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Alice Mann (actress)

From Wikipedia, the free encyclopedia

Alice Mann
BornOctober 10, 1899
DiedMarch 2, 1986 (aged 86)
New York City, U.S.
Years active1915–1925
Sidney G. Ash
(m. 1921; died 1952)

Alice Mann (October 10, 1899 – March 2, 1986) was an American silent film actress.


Mann began her film career in late 1915 with the Lubin Manufacturing Company, appearing in six shorts before the production company ceased operations the following year. She then moved to Vitagraph Studios, appearing in ten shorts in 1916 and 1917, many with veteran vaudeville actor Jimmy Aubrey and nine of which were directed by nascent film comedian/director Larry Semon. Roscoe Arbuckle then cast her in three of his early Comique shorts (produced by Joseph M. Schenck) made with Buster Keaton. Her best-known film appearances are with Arbuckle and Keaton in Coney Island, His Wedding Night, and Oh Doctor! when she was only 17 years of age.

When the Comique production company relocated to California in late 1917, Mann remained in the New York City metro area. In addition to Lubin, Vitagraph and the Comique Comedy Paramount film unit, she also worked with New York-based McClure Productions.[1] She received top billing in the film drama The Water Lily, released by Triangle Pictures in 1919.[2] and directed by George Ridgwell. Ridgwell also directed Alice and her older sister, actress Frances (Frankie) Mann, in Fruits of Passion (1919).[3] Frankie's husband Donald Hall also appeared in the film.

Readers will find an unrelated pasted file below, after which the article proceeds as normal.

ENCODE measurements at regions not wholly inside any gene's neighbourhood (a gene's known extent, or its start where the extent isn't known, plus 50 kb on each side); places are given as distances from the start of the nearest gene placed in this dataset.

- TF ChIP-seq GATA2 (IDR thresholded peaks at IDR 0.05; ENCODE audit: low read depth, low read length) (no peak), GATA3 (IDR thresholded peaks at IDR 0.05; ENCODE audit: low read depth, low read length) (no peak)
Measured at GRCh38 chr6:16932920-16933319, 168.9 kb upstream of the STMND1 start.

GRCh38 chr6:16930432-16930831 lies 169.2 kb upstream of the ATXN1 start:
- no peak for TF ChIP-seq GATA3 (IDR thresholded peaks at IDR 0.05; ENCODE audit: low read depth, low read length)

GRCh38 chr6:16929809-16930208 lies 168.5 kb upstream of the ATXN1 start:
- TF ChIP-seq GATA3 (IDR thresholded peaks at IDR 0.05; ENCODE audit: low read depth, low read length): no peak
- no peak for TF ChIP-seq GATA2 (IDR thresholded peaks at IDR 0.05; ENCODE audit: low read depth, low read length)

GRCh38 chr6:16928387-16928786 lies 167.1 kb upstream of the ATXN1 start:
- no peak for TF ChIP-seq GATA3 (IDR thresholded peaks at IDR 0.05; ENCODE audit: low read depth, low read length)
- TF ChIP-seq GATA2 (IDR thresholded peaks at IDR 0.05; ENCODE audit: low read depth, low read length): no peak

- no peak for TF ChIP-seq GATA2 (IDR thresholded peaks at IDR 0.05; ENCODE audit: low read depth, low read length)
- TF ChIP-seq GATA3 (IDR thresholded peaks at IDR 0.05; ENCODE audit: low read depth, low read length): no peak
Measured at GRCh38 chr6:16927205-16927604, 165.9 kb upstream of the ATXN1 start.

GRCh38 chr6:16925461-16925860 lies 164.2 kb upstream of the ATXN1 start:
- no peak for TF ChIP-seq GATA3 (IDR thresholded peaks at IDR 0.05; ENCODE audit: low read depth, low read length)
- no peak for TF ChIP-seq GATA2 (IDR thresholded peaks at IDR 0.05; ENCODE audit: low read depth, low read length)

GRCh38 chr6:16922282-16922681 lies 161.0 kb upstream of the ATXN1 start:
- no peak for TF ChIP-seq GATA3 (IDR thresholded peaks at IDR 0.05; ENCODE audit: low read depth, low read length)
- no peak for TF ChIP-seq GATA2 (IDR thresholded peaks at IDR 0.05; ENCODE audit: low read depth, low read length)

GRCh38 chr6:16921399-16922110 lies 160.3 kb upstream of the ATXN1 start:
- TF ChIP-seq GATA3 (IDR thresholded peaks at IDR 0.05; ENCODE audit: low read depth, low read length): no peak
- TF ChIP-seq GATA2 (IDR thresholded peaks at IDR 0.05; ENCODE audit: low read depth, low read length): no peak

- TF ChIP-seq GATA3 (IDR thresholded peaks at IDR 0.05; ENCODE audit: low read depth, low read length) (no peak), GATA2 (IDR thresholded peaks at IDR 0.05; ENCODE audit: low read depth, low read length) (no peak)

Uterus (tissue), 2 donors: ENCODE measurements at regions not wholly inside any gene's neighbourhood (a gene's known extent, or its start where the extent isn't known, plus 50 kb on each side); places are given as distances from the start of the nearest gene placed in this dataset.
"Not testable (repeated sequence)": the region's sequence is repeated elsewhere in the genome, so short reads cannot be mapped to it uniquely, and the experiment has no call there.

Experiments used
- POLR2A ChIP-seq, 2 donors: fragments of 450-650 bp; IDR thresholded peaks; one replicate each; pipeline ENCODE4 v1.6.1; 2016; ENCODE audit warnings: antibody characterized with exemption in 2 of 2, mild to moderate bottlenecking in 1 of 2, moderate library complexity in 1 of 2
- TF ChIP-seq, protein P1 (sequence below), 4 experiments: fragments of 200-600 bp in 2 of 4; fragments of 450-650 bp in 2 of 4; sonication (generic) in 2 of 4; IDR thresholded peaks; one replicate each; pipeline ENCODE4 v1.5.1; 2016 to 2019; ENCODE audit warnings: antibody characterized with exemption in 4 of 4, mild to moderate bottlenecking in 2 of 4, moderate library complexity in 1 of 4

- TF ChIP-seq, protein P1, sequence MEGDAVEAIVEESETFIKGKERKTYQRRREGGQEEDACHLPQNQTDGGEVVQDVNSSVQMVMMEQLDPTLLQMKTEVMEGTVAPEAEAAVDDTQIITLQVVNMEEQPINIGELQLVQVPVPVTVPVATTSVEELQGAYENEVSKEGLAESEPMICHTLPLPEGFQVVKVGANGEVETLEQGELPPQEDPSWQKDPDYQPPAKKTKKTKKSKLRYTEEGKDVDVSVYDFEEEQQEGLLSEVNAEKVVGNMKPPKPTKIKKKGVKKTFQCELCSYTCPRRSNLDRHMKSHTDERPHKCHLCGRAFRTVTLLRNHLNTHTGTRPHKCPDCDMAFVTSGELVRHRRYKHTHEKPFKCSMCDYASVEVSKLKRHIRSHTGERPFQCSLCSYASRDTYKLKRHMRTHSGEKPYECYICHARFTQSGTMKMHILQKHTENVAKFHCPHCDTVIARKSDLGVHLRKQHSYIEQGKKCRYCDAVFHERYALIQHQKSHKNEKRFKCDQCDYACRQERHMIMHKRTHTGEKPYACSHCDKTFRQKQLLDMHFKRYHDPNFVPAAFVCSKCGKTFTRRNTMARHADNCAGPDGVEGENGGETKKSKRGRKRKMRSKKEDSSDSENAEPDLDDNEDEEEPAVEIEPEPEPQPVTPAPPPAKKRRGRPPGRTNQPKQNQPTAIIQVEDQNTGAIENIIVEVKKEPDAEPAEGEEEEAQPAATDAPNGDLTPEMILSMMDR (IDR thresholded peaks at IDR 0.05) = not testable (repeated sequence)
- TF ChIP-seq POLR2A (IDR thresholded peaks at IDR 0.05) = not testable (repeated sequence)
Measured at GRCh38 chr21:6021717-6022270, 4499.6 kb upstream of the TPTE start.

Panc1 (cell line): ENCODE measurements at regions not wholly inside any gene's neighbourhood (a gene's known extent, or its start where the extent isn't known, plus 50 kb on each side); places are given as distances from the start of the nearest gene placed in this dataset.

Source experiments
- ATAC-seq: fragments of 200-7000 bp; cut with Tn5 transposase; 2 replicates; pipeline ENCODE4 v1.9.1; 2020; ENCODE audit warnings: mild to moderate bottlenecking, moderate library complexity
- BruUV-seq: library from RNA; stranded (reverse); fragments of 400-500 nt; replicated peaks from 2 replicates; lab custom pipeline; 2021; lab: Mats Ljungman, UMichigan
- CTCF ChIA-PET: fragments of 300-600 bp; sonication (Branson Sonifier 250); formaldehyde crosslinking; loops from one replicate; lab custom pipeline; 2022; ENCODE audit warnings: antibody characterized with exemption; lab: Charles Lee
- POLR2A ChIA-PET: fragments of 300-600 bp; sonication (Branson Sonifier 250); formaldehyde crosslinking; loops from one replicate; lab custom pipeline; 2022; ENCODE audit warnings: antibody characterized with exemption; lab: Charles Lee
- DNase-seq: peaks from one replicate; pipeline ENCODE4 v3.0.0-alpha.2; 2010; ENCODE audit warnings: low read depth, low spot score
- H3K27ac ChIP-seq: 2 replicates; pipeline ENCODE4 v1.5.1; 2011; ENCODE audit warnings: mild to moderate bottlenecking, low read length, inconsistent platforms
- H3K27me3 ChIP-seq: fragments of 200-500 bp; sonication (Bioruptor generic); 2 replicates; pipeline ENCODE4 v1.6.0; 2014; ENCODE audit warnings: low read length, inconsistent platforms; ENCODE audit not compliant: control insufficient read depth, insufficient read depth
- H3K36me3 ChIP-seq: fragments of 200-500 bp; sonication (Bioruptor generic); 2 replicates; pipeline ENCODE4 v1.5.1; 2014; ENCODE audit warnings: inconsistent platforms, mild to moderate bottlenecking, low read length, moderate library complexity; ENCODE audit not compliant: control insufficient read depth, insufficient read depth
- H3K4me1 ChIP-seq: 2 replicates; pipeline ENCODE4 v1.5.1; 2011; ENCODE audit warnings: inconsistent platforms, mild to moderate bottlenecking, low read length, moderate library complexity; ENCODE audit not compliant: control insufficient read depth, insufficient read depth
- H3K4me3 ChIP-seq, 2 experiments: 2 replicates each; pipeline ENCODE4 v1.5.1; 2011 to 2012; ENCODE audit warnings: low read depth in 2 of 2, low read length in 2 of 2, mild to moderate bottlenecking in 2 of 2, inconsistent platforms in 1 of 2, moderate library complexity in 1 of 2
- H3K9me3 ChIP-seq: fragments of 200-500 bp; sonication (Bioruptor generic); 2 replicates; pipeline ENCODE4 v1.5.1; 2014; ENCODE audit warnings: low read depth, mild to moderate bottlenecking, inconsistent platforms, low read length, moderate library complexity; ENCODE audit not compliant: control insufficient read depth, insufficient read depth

Subsequent appearances include Scrambled Wives, the last movie by famed screen and stage waif Marguerite Clark. Alice Mann's film career apparently ended in 1925 and, like many early cinema actresses, she vanished into history. Only seven of her credited thirty films are known to survive. In 1921, she married Sidney G. Ash.[citation needed]

Selected filmography


  1. ^ McClure Productions, Inc (March 9, 1919). "English: Ad for the American film Fruits of Passion (1919) with Alice Mann and Frankie Mann (listed as Frances Mann), on page 24 of the March 9, 1919 Film Daily" – via Wikimedia Commons.
  2. ^ "Alice Mann -". Archived from the original on 2016-04-19. Retrieved 2016-04-05.
  3. ^ "Film Daily". New York, Wid's Films and Film Folks. February 23, 1919.


  • Young, Jr., Robert. Roscoe "Fatty" Arbuckle : a bio-bibliography. Westport, Conn. : Greenwood Press, 1994. ISBN 0313265372
  • Nunn, William Curtis. Marguerite Clark, America's Darling of Broadway and the Silent Screen." Ft. Worth, TX: Texas Christian University Press, 1981. ISBN 978-0-912646-69-5

External links

This page was last edited on 27 September 2023, at 16:27
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